According to the American Academy of Ophthalmology, LASIK is the most popular vision correction procedure in the United States. It’s a surgical procedure that reshapes the cornea to improve vision. The surgery is done under local anesthesia, which means the patient is awake, but their eyes are numb. All told, the procedure takes about five to ten minutes per eye.
The cornea is the clear lens covering over your iris and pupil. In LASIK surgery, a thin flap is cut in the cornea and lifted up to expose its inner surface. A laser then reshapes the cornea, and the flap is put back in place in order to promote quick healing.
The procedure can improve your vision to a level that allows you to see well without glasses or contact lenses. The surgery can be used to correct nearsightedness and astigmatism. It is not as effective or appropriate when used in hyperopic (far-sighted) eyes.
LASIK is considered safe and effective, but it does have some risks.
There are definitely some variations in the cost of LASIK. The doctors at Cannon EyeCare only refer to the top-rated local Seattle-Metro area surgeons. The cost is typically about $4500 total (not including preoperative care). Sometimes the surgeon and optometrist work out a co-management agreement that allows you to pay for the surgery and all follow-ups at once. In other practices, you’ll pay the optometry clinic directly for post-operative care.
It is important to know your insurance will not contribute a dime to cover the cost of LASIK in the vast majority of cases. Insurance companies see LASIK as an ‘elective procedure.’ Since it’s not ‘medically necessary,’ they typically won’t cover it. Check with your Human Resources department or call your insurer for details.
The ideal LASIK candidate:
To find out if you are a LASIK candidate, schedule a consultation with Dr. Cannon. The medical practice Cannon EyeCare is located at Market Optical in Seattle’s University Village shopping center.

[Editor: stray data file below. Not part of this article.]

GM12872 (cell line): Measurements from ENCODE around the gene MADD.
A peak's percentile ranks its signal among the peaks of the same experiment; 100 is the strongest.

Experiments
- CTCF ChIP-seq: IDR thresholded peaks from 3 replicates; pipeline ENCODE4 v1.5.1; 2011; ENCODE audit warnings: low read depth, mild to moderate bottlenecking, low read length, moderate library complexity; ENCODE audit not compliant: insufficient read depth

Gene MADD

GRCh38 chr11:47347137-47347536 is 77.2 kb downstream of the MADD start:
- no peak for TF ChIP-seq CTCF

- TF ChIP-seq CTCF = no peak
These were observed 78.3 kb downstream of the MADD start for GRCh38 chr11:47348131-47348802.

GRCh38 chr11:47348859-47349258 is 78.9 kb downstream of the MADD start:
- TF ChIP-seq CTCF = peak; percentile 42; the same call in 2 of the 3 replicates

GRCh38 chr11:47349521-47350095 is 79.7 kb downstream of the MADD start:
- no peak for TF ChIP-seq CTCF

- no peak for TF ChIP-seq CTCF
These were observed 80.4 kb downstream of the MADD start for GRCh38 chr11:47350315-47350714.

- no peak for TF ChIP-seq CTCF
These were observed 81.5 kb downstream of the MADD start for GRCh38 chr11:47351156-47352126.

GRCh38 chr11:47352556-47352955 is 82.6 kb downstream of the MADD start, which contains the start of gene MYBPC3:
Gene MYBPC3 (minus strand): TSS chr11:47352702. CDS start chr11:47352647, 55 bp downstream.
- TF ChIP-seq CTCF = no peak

If you have any questions, please call our office at (206) 522-9323.
Visit Cannon EyeCare in Seattle’s University Village for a preoperative examination and evaluation. Ideally, you would come to this visit with your last few pair of glasses. Bringing in the prescriptions would also allow the eye doctor you work with to assess how stable your prescription is. See this article in our medical eye blog about preparing for your eye exam
The initial visit is much like a routine eye exam. There will be at least one additional preoperative visit to double-check initial findings. Typically, you would be dilated at the second preoperative visit. You will also get a “cycloplegic refraction” at the second visit. This test involves the use of drops that blur your vision for 24 hours. The blur is a result of the main effect of this drop: stopping the eye muscles from focusing. The side effect of a cycloplegic refraction is blur that is much like when you had your eyes dilated in the past, but it lasts for approximately 24 hours.
Some patients will need to work on improving eye health issues such as blepharitis (crusting and irritation on the lids from bacterial overgrowth). Others may need to work on dry eye or other ocular surface issues to become a better surgical candidate. These preoperative visits can often be billed to insurance.
Read More — How to prepare for your eye exam
It is important to understand that wearing contacts can cause swelling (edema) in your corneas. Contact lenses themselves (especially RGPs or poorly-fit soft contacts) can also cause some irritation on your cornea or the nearby tissues. Then there’s the contact lens solution, which is typically a cocktail of chemicals that kill bacteria, fungus, and viruses. Contact lens solutions themselves can cause ocular surface diseases such as dry eye and keratitis.
Here is the take-home message: if at all possible, avoid wearing contacts for a full week before your each preoperative (pre-op) visit and your surgical date. The importance of this in your outcome could not be overstated.
LASIK is considered safe and effective, but it does have some risks. These include dry eyes, glare and halos around lights, and a condition called post-LASIK ectasia — a gradual warping of the cornea that can lead to serious vision problems. Severe complications like this are exceedingly rare at the time of this writing in the summer of 2021. Modern technology paired with a skilled surgeon makes the risk of this type of issue extremely low these days.
Some people who get LASIK have trouble seeing at night, especially when driving at night or in bad weather. This glare is a known side-effect and is more common in younger individuals because they have larger pupils. This happens because larger pupils allow light through the peripheral cornea outside of the LASIK treatment zone.